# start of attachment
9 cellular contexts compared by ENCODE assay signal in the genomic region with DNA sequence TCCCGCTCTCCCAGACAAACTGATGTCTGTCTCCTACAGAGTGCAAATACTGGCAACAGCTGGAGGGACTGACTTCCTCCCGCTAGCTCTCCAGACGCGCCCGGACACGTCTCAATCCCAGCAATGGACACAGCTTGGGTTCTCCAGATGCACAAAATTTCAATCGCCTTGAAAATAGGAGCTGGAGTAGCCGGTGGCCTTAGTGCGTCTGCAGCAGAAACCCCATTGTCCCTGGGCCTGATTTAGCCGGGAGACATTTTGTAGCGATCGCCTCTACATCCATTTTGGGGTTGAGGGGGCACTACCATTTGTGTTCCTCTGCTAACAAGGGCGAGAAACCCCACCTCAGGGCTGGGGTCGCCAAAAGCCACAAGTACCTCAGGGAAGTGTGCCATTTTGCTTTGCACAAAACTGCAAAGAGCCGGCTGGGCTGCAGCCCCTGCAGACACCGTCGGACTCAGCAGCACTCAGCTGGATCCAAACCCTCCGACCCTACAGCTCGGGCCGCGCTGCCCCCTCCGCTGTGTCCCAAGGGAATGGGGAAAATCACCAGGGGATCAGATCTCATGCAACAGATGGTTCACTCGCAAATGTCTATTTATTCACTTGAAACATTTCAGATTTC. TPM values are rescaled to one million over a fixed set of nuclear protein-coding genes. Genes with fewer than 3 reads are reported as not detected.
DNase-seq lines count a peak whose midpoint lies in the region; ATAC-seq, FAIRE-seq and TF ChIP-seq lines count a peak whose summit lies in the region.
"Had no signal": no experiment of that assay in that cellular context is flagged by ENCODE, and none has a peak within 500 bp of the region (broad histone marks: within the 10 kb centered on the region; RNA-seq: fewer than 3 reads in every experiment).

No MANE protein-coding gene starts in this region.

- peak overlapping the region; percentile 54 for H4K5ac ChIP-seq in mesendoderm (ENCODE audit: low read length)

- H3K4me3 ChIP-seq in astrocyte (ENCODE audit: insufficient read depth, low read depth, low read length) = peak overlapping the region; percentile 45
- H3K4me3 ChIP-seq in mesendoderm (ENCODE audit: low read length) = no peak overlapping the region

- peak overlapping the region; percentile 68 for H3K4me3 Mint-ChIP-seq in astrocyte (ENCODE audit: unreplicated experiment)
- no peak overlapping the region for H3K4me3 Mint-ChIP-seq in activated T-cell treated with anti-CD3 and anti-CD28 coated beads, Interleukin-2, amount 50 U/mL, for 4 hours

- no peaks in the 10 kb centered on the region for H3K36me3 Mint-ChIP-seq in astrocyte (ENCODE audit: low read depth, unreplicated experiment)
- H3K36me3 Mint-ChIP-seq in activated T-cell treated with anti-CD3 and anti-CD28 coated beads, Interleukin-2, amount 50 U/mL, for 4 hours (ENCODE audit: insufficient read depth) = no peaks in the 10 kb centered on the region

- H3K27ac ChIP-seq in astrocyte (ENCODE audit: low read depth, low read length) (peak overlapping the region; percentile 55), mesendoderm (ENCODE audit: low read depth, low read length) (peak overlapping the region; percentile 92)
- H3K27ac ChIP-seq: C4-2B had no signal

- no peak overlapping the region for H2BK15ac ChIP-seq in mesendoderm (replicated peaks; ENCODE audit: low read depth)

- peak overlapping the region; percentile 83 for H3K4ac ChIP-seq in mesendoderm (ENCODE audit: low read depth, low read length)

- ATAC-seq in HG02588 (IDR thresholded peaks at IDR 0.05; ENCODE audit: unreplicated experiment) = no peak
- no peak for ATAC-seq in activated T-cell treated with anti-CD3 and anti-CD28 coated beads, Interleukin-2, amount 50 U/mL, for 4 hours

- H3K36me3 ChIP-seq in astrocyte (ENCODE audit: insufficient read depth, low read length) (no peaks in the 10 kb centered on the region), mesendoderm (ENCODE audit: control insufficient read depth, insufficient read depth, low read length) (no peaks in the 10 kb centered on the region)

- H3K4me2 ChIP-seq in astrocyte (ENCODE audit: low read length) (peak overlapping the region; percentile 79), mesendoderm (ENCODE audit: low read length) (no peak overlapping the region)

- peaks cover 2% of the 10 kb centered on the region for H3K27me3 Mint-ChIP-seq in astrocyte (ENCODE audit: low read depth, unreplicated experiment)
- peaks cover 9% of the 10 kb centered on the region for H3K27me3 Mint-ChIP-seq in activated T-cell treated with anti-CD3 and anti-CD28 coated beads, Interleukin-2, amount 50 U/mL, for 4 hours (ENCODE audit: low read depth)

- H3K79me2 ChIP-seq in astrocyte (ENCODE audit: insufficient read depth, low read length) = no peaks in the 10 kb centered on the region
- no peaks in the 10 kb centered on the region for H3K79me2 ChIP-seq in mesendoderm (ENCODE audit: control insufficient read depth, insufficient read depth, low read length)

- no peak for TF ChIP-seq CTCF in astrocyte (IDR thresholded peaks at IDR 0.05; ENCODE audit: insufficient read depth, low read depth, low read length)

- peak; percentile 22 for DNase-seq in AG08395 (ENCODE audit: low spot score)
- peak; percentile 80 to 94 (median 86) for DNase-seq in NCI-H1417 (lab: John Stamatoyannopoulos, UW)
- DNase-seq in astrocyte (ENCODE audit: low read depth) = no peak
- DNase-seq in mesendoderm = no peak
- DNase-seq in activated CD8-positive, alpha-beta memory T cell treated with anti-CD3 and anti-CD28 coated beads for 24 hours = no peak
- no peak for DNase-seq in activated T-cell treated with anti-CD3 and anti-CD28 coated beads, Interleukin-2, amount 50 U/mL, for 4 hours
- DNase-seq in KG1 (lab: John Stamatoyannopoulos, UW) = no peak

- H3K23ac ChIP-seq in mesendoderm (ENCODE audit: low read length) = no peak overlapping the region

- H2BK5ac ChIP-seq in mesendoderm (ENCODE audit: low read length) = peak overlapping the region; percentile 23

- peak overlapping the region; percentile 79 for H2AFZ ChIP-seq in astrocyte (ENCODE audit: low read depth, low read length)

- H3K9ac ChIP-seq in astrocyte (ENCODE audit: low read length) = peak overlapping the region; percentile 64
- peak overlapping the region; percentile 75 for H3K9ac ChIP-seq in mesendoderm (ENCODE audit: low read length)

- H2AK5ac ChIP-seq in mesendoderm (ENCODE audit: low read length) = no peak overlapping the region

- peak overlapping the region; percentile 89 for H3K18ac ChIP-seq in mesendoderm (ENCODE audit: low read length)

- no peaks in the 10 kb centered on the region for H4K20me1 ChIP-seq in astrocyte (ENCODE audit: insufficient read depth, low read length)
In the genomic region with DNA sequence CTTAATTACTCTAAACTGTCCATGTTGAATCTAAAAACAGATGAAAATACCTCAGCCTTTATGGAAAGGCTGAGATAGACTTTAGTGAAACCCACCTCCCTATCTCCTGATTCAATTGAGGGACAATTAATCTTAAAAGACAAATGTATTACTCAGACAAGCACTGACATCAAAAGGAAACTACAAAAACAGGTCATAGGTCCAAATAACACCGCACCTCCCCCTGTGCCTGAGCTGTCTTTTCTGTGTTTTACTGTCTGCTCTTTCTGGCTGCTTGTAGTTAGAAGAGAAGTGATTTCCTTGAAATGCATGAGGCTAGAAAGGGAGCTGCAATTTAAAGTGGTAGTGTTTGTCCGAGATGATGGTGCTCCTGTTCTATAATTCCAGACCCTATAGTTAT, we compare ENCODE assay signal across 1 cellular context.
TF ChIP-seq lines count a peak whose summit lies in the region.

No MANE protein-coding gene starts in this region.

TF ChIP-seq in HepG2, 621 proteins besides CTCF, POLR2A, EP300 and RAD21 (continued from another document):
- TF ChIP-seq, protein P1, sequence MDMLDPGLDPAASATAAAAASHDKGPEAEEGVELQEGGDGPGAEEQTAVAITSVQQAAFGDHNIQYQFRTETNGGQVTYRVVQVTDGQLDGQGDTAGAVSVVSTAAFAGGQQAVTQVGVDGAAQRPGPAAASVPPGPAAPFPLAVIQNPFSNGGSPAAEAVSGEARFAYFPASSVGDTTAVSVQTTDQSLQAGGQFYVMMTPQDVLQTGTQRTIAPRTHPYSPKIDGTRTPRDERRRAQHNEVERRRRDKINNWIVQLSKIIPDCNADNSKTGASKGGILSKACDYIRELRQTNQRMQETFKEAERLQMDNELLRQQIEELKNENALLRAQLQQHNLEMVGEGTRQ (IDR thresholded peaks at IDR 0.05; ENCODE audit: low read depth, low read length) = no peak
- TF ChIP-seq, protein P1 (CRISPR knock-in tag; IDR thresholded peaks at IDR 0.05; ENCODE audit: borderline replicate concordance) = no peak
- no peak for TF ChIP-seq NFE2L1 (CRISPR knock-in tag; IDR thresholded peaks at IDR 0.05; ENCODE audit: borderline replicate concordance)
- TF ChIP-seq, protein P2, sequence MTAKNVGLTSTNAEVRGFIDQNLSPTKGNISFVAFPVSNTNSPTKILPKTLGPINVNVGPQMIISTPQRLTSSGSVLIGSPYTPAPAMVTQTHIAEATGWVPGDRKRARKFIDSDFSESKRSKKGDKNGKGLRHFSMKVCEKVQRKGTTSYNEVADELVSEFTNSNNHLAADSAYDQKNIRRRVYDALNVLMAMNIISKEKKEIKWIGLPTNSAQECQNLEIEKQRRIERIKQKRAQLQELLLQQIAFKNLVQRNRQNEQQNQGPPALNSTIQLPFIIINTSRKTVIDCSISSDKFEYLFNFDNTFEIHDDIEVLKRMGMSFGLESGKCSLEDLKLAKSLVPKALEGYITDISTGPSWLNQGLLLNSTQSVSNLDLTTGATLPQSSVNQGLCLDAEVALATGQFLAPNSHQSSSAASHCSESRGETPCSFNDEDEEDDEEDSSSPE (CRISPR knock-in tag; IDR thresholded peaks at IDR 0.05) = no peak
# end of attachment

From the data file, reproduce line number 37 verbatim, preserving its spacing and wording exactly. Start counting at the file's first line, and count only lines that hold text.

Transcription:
- H2AK5ac ChIP-seq in mesendoderm (ENCODE audit: low read length) = no peak overlapping the region